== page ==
Last month we shared a program for grades 3-5 at Skokie Public Library inspired by a visit to the Field Museum in Chicago about visualizing animals. This month we extended our inspiration and with the same grade range, focused on learning about animal specimens. Here’s what we did.
We provided a brief slide presentation like the previous program to provide a foundation of knowledge before moving on to the hands on portion. The presentation defined “specimen” and provided photographs of various types of specimen, like life mounts, wet prep and pinned insects. We had a small group and they were all keen on sharing their opinions about each type of specimen and also questioned the point of preserving animals in this way.
This provided a natural transition into the importance of specimens in science and how there is strength in numbers. We then discussed holotypes, the first specimen of a new species, and used a holotype discovery example from the Field Museum. We ended the presentation by discussing the importance of labeling specimens accurately to support scientific research and study. We provided an example label of a brachiosaurus as well as handouts with the different parts of the label defined. Parts included: common name, two-part scientific name, where and what year the specimen was found, who found it, and a unique identifier.
Then participants were presented with their challenge: imagine you are a scientist out exploring anywhere in the world; you collect a specimen and then must identify and label it before heading back to your research lab.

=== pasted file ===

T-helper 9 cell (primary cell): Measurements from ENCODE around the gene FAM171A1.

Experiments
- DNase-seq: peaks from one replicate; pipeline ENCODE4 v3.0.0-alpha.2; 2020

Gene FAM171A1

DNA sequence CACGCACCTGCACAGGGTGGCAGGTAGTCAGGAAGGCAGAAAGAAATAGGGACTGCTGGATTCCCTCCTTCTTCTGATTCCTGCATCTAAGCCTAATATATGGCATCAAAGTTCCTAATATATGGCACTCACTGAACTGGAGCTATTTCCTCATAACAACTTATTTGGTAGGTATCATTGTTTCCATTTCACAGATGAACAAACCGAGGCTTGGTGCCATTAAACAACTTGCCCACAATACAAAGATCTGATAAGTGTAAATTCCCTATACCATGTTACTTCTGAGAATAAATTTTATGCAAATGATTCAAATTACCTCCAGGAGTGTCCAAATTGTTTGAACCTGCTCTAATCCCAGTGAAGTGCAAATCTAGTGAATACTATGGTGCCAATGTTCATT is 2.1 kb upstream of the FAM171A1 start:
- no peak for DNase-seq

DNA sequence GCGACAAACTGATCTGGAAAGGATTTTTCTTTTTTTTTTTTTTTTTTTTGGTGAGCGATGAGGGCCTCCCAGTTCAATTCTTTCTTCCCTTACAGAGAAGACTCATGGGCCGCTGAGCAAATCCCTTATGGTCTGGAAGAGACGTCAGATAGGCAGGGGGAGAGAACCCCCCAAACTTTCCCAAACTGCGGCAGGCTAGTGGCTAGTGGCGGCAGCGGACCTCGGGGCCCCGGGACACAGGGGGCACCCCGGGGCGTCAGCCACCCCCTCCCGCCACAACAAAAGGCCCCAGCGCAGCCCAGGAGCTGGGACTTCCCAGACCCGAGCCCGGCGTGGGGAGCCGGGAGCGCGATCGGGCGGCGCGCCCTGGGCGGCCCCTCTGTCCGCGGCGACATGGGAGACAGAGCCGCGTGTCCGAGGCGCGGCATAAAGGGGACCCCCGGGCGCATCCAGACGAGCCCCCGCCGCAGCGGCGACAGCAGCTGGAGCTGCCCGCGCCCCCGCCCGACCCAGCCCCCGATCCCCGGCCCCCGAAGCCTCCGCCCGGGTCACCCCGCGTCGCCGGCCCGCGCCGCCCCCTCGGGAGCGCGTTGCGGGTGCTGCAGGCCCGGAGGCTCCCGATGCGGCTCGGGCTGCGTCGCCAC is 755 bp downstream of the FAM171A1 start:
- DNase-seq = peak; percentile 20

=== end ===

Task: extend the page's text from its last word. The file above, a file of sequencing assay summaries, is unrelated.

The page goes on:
The kids eagerly got to work to excavate a specimen from a pretend discovery site created out of an aluminum pan with sand, rocks, and moss covering various plastic insects. They were provided a small plastic collection jar and a label handout. Participants used library books and the National Geographic for Kids website on iPads to research their specimen in order to gather enough information for the label. They could also use two handouts to write down or draw what they were seeing and label different parts to help with the identification process.
They really enjoyed asking questions to each other about their specimens and confirming they identified it correctly with the resources before writing down information on the label. They also consulted the natural habitat of each specimen before deciding where in the world they discovered it. The most questions participants had related to the unique identifier for the specimen. They weren’t entirely sure what that meant so we used the example of a library collection and call numbers to help provide context.
Because the group was so small, each scientist got to identify and collect two insect specimens. They used additional sticker labels to transfer the information onto the jars. This program will be repeated in a drop-in format in our STEAM space, the BOOMbox. We hope it will inspire kids to begin their own specimen collections of rocks, plant matter, or even bugs.